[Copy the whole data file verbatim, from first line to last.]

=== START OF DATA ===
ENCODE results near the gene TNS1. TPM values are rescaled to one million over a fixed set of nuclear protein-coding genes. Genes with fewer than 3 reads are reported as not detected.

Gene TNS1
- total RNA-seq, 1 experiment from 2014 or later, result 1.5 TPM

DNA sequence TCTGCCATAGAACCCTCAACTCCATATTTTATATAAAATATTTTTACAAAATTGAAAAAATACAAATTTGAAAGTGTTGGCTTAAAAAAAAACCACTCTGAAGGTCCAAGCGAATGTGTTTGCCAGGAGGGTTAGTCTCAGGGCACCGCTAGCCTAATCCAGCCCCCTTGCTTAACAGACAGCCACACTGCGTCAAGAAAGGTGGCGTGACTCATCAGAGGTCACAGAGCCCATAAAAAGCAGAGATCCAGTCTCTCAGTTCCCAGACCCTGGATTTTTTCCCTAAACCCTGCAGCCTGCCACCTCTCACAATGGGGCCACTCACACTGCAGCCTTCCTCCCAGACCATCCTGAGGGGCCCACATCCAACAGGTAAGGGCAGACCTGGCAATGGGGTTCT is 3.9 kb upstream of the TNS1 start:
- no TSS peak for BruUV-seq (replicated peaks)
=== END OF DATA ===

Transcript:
ENCODE results near the gene TNS1. TPM values are rescaled to one million over a fixed set of nuclear protein-coding genes. Genes with fewer than 3 reads are reported as not detected.

Gene TNS1
- total RNA-seq, 1 experiment from 2014 or later, result 1.5 TPM

DNA sequence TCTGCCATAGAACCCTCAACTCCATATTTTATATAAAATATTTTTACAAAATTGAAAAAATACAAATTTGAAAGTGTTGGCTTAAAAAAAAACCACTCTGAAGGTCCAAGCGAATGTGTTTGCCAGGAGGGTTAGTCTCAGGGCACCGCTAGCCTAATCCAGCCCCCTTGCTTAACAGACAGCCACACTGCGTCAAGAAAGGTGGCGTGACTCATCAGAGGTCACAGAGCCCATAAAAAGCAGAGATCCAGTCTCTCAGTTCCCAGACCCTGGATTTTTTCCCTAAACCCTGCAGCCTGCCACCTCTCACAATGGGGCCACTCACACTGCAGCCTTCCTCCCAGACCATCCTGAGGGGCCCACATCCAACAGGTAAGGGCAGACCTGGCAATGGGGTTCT is 3.9 kb upstream of the TNS1 start:
- no TSS peak for BruUV-seq (replicated peaks)